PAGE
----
Date of Conferral

2022

Degree

Ph.D.

School

Management

Advisor

LaBrina M. Jones

Abstract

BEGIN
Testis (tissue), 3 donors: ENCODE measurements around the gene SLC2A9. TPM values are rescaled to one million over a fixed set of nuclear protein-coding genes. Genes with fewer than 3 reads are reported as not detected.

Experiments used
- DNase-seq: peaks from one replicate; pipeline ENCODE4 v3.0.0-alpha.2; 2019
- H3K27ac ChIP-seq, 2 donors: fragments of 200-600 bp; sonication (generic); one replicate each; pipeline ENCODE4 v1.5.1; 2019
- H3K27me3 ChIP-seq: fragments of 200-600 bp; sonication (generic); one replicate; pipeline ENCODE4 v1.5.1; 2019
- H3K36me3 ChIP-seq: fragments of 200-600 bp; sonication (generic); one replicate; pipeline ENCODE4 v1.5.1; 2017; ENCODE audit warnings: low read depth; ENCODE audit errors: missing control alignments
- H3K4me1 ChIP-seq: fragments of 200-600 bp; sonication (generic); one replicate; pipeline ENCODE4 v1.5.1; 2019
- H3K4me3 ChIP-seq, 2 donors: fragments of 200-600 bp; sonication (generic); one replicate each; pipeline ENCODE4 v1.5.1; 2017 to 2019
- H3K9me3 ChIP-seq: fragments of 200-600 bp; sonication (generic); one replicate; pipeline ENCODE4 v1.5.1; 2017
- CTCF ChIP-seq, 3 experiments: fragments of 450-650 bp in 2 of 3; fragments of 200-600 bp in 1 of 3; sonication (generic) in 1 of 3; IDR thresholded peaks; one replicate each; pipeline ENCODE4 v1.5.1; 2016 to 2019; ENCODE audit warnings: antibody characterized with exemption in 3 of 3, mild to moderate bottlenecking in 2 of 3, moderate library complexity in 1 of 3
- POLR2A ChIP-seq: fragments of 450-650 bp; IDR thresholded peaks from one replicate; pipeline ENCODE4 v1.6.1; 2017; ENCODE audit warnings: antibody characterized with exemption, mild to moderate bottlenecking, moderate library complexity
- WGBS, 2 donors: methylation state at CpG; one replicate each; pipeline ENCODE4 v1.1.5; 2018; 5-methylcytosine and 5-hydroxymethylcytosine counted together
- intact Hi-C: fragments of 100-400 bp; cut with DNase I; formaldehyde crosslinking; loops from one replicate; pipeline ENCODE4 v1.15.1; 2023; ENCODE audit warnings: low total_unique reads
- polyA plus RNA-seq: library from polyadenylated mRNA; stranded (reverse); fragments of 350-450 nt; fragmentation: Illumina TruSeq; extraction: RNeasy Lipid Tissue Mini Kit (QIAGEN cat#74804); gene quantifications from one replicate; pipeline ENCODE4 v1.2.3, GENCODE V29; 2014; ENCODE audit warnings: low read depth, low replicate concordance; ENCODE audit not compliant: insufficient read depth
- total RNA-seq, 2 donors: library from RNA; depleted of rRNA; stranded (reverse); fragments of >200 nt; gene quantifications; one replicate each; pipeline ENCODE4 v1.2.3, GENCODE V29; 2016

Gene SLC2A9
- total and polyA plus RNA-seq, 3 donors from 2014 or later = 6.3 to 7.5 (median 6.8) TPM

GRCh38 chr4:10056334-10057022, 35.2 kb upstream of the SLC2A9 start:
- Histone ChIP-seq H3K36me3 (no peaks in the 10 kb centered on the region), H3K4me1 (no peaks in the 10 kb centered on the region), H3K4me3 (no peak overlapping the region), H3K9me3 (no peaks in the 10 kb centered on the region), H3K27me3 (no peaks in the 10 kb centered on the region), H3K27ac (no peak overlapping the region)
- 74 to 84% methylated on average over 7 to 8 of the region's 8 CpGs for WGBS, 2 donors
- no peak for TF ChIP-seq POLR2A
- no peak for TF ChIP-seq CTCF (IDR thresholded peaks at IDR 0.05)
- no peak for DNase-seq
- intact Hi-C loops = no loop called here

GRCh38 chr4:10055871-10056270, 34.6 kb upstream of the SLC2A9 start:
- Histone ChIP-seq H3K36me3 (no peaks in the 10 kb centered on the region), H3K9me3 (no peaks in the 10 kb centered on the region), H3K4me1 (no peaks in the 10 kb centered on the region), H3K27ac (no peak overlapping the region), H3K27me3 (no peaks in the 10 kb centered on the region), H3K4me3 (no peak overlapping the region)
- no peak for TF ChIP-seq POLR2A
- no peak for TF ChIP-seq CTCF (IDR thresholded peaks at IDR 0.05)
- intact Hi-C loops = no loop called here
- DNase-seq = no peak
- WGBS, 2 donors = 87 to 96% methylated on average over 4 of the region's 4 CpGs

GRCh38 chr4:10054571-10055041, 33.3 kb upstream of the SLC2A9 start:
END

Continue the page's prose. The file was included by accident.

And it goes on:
Rotational workers in the Nigerian oil and gas industry otherwise referred to as the energy sector, are confronted with challenges and stresses of work-life balance (WLB). Using boundary theory, 15 oil and gas workers with more than 5 years of rotational work experience were recruited to examine the strategies they employed to deal with the stresses and work-life balance required for the social well-being of the workers, which translates to improved job performance in the oil and gas sector in Nigeria. The research question was designed to explore the lived experiences of rotational workers with more than 5 years in the oil and gas industry in Nigeria to maintaining WLB. This was a hermeneutic phenomenological design looking at the stresses and strategies on work-life balance experienced by oil and gas workers. Data collection occurred through snowballing, telephone interviews, field notes, personal reflections, and document reviews. Data analysis included thematic analysis member checking and hand-coding. The emerging themes were flexible schedule and agility, self-esteem and self-gratification, adaptation to personal spirituality, formulation of a personal developmental agenda and patience, personal discipline and self-determination, personal fitness and hygiene, promoting healthy family coexistence and workplace contentment, and family support and synergy. Recommendations included work-family time Flexi, employee physical and mental exercise alignment, and inclusion of study findings in the training manual. The implications of positive social change include employee job satisfaction, improving family and work balance among employees, family synergy and coexistence, and sustainability of the workplace.

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